virtue signaling

[ vur-choo sig-nl-ing ]
/ ˈvɜr tʃu ˌsɪg nl ɪŋ /

noun Sometimes Disparaging.

the sharing of one's point of view on a social or political issue, often on social media, in order to garner praise or acknowledgment of one’s righteousness from others who share that point of view, or to passively rebuke those who do not: The virtue signaling of solidarity with the victims can be a comforting affirmation of community.Their outraged virtue signaling comes across as contrived.

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Origin of virtue signaling

Coined by James Bartholomew, British writer, in 2015

Words nearby virtue signaling

Dictionary.com Unabridged Based on the Random House Unabridged Dictionary, © Random House, Inc. 2020

BEHIND THE WORD

What does virtue signaling mean?

The term virtue signaling is often used to accuse someone of trying to win praise for showing support for a social cause without actually doing anything meaningful to advance it. This charge is often used against people for being self-righteouslywoke” on social media.

What are some variants of virtue signaling?

(especially British) virtue signalling

What are some other words related to virtue signaling?

cancel culture
call-out culture
slacktivism
social justice warrior

Where does virtue signaling come from?

Virtue signaling was coined in April 2015 by British writer James Bartholomew, who used it in an article for the Spectator criticizing what he viewed as a social media trend of sharing opinions online chiefly meant to convince others of the poster’s own goodness—that is, people were signaling to others that they are a virtuous person.

In the term virtue signaling, signal draws on the sociological concept of signaling, an outward expression or action meant to communicate identity to others. Virtue is associated with fighting for social justice.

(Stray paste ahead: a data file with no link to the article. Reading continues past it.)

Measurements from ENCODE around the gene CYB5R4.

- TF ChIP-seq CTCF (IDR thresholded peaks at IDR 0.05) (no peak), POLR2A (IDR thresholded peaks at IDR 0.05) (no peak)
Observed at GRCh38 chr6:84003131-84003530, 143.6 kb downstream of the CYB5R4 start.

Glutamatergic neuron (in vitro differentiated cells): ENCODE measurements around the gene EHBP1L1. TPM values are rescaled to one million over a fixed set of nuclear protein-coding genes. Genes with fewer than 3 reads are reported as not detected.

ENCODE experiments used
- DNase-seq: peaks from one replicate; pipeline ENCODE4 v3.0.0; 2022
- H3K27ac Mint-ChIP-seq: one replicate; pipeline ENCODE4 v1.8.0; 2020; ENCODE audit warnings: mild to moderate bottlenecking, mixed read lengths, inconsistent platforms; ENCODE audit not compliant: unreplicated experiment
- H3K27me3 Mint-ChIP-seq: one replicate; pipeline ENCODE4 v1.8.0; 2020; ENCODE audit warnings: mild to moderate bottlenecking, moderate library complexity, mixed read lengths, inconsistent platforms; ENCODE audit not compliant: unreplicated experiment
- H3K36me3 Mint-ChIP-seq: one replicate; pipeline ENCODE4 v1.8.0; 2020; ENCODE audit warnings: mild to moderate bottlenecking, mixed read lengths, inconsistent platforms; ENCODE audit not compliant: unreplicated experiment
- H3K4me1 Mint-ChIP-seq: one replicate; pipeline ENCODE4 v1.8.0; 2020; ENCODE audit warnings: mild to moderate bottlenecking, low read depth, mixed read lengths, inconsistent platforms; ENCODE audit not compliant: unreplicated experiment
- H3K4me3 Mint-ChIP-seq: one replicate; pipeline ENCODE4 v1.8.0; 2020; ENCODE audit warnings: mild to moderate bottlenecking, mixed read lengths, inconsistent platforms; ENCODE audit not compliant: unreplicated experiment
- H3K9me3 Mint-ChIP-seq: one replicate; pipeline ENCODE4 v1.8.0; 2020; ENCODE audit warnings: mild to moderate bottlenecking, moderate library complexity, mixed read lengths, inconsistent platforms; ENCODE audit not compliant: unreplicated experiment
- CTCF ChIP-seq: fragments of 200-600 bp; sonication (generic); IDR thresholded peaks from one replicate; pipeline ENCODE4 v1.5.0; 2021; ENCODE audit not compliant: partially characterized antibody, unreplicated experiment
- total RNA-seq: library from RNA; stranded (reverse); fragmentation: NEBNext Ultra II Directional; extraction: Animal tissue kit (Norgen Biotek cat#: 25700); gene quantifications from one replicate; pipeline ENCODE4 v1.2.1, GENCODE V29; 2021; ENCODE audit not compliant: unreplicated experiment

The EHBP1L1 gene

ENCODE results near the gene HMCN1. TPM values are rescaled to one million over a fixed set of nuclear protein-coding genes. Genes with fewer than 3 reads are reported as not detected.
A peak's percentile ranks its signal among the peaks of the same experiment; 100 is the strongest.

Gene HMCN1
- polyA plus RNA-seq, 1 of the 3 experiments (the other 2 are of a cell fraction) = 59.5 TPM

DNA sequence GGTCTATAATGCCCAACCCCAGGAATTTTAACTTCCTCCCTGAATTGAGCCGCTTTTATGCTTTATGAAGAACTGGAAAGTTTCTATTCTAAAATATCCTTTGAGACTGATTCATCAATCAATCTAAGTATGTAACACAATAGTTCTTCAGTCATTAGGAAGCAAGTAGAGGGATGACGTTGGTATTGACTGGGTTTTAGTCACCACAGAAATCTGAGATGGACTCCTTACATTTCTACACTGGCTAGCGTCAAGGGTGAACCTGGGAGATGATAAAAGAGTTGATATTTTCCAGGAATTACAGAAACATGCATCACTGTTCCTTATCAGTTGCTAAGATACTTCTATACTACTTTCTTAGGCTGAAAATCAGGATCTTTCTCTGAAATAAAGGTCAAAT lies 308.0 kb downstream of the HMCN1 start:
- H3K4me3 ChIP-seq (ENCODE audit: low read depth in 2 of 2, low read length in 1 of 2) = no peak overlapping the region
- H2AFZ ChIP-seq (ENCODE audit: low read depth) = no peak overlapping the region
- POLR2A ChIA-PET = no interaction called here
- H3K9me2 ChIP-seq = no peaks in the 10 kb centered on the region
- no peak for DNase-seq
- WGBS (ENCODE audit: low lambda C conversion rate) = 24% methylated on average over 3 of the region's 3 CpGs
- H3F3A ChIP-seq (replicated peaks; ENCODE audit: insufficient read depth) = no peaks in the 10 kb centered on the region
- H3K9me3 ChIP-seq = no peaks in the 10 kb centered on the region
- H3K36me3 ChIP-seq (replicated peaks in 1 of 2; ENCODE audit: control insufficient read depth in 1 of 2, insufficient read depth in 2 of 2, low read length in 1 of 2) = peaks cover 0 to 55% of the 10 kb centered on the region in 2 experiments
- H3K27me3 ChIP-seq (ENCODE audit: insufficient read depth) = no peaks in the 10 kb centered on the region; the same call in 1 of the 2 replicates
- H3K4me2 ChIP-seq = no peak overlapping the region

An example of virtue-signaling could be a long Facebook post or Twitter thread that self-righteously lectures people on the awfulness of some social phenomenon (e.g., racism or misogyny) or makes a show of praising a cause (e.g., affirmative action or veganism ). You know those viral trends like the Ice Bucket Challenge, where people dumped ice on themselves to raise awareness for the disease ALS? Critics called that virtue signaling, as they felt some people were making a show of caring about a good cause instead of, say, just donating to ALS foundations.

The assumption is that the person virtue signaling shares the post to persuade others that they are modern and forward-thinking, and to align themselves with oppressed groups without bothering to support them in a meaningful, material way offline. As another example, someone who often tweets about the evils of the prison-industrial complex, but puts no time, energy, or money into working to reform it may be said to be virtue signaling.

Virtue signaling notably became a popular accusation—fired by both liberals and conservatives alike—during the 2016 presidential election as partisanship reached a fever pitch on social media. In the late 2010s, virtue signaling increasingly received blowback, though,  some critics argued the judgment discourages empathy and promotes cynicism.

How is virtue signaling used in real life?

Virtue signaling is a charge often leveled at people who appear to want to be seen showing support for a progressive cause—but who do not actually fight the fight for that cause.

The behavior of virtue signaling is most associated with progressive communities. People who are insulted as so-called social justice warriors are commonly accused of virtue signaling.

Virtue signalling can be used as an intransitive verb (e.g., He felt it was easier for the corporation to virtue-signal about values than implement meaningful changes in its workplace).

More examples of virtue signaling:

“Diversity and community are buzzwords these days. Sometimes it seems as if the internet was specifically designed to enable shameless virtue-signalling.”

—Vic Galloway, Gigwise, July 2018

“Expressions of moral outrage are playing a prominent role in contemporary debates about issues like sexual assault, immigration and police brutality. In response, there have been criticisms of expressions of outrage as mere “virtue signaling” — feigned righteousness intended to make the speaker appear superior by condemning others.”

—Jillian Jordan and David Rand, New York Times, March 2019